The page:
Sunday, June 23, 2019

Mental illness isn't mental deficiency

This past week, Robin Lehner, a hockey player, gave a speech about his struggles with addiction and mental illness:

Over the years I've started - and stopped - many book or essay projects on this notion. I've experienced the unintentional - and generally well-meaning - bias towards someone with depression. You see it for all illnesses. My father, for example, was so incredibly over-protective of my mother that it made her life miserable. Coworkers who have a chronic illness are treated with pity. An admission of depression leads to a strong desire - maybe even a need, for some - to protect the person.

When you tell someone that they're really hurting instead of helping, it can damage or destroy relationships.

So what do you do if you manage someone with depression? Ask yourself what you would do if that person had cancer instead. If your reaction isn't more or less the same, at least in its framework, then you're probably on the wrong track. Someone with a mental illness doesn't want special treatment; they don't want your comfort. That can actually make it worse. Like any human being, they want to be listened to and to believe their opinions are valued.

No need for kid gloves.

But when days are bad, don't threaten to fire them, do show them your exasperation, allow them to work from home if that's what's needed. That's what you'd do for the person with cancer, right? You'd understand that some days the treatments are harder than others. They might need to take time during the day to get that treatment, and it might hit them harder one day versus another. That's how depression works, too. You don't need to be afraid of them, or trust them less than you did before you found out. And for God's sake don't talk about so-and-so as being crazy or insane; would you use similar language for someone with cancer? Of course not.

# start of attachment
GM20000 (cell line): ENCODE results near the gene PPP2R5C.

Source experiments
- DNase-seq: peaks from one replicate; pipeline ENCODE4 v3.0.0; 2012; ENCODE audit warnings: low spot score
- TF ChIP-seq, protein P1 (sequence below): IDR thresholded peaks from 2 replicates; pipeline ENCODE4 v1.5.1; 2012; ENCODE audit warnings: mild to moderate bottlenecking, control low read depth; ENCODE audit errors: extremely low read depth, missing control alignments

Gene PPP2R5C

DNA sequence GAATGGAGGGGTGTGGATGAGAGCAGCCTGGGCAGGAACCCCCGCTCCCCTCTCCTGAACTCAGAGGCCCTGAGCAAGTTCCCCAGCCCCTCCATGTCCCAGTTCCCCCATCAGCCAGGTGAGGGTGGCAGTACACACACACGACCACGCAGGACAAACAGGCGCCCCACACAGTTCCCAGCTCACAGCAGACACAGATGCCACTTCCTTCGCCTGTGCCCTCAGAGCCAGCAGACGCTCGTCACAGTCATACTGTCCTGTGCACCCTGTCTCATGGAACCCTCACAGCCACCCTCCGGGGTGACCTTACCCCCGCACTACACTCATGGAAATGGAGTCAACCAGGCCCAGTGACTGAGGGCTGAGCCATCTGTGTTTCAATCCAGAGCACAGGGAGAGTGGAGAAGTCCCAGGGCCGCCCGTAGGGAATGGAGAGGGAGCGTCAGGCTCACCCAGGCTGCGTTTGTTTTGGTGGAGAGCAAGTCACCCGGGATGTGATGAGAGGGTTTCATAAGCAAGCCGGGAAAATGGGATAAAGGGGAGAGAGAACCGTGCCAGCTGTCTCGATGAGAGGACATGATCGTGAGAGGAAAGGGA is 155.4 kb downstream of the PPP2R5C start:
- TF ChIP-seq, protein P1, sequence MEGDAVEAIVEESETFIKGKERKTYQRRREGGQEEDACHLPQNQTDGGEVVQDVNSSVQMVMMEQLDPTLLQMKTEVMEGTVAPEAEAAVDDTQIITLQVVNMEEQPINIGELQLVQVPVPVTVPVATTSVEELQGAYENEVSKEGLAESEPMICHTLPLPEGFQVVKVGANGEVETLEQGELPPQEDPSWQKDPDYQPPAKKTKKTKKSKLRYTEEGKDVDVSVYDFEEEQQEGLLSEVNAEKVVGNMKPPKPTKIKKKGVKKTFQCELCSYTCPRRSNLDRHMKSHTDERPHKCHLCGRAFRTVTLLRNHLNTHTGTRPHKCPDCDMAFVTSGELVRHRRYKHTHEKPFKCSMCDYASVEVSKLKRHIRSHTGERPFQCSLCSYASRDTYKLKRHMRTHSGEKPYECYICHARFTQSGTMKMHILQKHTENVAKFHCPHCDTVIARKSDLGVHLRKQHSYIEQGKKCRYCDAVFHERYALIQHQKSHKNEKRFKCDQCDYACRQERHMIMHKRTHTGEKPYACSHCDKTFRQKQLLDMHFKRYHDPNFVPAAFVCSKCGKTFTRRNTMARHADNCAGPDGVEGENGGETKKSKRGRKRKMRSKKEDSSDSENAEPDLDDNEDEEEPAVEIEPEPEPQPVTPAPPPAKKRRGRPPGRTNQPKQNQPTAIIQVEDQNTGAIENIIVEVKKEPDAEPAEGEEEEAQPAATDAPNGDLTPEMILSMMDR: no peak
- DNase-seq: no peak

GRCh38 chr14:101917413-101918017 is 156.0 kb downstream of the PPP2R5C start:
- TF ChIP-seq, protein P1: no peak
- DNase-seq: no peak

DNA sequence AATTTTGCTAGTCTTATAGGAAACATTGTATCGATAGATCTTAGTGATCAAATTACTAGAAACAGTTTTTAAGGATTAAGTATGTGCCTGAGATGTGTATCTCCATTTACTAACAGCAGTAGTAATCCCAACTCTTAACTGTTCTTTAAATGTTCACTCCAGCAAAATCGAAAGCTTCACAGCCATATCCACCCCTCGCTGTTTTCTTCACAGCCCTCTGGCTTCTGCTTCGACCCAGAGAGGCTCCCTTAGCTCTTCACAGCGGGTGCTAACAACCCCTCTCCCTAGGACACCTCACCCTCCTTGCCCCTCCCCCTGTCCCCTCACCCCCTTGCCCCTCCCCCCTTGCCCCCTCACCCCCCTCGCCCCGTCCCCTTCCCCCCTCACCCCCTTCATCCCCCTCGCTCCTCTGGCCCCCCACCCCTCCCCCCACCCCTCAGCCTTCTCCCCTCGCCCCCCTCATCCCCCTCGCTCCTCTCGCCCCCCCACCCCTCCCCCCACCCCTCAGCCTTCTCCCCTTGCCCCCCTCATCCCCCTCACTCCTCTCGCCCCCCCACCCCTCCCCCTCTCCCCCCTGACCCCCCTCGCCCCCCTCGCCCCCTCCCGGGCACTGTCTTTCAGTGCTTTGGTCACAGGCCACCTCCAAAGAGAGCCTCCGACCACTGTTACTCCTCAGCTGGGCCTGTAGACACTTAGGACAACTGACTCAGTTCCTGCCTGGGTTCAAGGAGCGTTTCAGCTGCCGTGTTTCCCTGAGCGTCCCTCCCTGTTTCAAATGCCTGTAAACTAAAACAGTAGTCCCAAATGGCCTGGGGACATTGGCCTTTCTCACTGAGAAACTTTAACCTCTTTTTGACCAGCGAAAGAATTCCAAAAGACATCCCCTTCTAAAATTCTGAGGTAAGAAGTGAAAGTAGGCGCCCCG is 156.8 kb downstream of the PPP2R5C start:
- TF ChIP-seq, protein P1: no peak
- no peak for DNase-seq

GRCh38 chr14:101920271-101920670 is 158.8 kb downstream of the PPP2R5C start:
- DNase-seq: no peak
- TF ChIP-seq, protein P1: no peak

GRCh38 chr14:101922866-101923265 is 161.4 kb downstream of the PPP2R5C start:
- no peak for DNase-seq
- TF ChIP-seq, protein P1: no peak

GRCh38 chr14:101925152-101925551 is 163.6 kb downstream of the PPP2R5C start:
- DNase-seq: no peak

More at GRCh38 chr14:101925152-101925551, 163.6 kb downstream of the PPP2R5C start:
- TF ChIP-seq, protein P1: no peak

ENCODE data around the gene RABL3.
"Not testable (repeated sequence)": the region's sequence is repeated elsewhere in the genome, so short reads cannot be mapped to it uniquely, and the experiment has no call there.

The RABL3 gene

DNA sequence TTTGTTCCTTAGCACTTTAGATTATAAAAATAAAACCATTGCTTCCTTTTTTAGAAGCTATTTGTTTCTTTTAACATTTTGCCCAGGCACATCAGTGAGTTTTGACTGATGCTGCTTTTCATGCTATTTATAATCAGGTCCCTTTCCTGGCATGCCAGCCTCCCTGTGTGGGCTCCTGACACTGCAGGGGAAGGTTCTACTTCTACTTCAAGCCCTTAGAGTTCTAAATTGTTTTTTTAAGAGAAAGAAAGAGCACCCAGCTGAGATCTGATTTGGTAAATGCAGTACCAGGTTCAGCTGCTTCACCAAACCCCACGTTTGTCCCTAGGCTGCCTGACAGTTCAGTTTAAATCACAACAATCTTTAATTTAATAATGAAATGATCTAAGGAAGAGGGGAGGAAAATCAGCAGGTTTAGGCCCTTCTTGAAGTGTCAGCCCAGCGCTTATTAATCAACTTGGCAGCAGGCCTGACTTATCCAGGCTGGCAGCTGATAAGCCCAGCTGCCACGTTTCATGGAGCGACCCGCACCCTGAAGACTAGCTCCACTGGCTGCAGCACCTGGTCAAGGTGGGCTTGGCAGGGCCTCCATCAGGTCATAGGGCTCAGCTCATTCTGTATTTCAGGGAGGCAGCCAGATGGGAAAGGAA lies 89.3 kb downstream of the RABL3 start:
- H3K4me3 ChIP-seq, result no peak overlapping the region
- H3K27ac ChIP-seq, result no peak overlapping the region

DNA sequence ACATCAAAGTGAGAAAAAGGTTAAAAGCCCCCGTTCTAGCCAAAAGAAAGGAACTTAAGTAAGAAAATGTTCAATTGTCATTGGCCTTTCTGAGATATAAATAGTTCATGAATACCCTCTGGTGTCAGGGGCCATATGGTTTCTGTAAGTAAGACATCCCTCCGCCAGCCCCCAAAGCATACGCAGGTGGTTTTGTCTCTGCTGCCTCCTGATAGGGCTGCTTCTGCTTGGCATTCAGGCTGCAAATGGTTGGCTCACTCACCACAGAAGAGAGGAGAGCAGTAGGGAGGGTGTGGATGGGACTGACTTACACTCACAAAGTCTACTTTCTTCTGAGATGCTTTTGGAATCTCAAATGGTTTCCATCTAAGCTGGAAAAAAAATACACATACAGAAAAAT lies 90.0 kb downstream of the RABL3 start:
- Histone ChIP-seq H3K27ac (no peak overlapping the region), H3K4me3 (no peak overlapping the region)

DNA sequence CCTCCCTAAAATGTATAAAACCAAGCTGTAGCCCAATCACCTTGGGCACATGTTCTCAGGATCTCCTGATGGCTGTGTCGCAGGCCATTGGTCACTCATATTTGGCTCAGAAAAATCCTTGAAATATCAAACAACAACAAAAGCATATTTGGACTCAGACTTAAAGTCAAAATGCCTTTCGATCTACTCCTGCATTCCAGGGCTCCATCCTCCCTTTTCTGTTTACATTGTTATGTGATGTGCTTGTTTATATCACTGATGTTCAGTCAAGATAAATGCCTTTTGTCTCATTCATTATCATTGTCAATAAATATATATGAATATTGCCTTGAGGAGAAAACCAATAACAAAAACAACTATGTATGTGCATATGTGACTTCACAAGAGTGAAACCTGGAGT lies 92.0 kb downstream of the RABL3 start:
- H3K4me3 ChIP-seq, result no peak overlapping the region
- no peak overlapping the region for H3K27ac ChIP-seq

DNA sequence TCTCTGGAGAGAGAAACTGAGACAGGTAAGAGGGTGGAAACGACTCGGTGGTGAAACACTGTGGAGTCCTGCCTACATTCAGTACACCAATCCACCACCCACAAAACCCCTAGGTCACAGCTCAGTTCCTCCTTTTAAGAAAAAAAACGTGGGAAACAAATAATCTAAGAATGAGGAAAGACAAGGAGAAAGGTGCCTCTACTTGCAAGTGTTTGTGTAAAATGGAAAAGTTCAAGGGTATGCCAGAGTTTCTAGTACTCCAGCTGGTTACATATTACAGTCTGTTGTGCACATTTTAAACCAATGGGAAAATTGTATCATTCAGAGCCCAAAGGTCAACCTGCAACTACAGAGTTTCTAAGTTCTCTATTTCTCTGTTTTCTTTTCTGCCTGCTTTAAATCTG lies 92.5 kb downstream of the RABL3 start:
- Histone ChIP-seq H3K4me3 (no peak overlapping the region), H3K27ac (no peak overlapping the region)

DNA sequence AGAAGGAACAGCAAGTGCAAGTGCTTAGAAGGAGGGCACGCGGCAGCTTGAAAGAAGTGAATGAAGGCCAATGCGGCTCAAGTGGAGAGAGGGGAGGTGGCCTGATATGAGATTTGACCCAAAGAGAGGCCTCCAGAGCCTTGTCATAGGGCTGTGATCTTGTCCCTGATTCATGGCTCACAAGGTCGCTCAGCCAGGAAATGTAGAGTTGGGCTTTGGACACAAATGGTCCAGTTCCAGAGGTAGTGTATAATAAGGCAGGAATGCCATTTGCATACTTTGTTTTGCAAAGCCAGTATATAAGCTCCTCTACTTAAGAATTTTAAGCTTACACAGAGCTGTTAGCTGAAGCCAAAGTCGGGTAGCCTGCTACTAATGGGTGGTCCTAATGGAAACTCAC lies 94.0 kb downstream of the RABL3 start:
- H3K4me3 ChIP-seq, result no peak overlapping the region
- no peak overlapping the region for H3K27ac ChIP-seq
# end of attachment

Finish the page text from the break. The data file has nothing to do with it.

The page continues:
Take my advice on this.

Sunday, June 16, 2019

Father's Day

I never fully appreciated in my life how much my dad taught me about the little things. He tried not to complain too much; it came out, of course, because he's a human being and human beings have emotions and concerns and get really frustrated with life. I was unhappy he didn't teach me all I wanted to know about cars and construction and things like that. What I didn't really get, at least until I was older, is how much he taught me about being an adult.

Being a parent is difficult. There's no end to the anxiety and fear that uncomfortably mingles in with happiness and excitement, often at the same time in ever-changing proportions. My father had to deal with a lot, from his own PTSD that you weren't supposed to admit to having in his generation to a house burning down that led to some financial decisions that had had ripple effects even to the present day.

Those are the things life deals us. Life is a one way street in a thick fog. You might have some idea what's coming up, but all we can do is try to be prepared for it. Good things happen. Bad things happen. Weird things. And we make those choices as best we can, and if it was the wrong thing, well, you can't go back and fix it. The decision was made.

I hope I have lived up to my dad's example. I hope in twenty-odd years my own son looks back on the effort I made and believes I admirably held up my end of things.

Happy Father's Day to the dads out there who work and stress and struggle, who face their fears and loves with equal passion.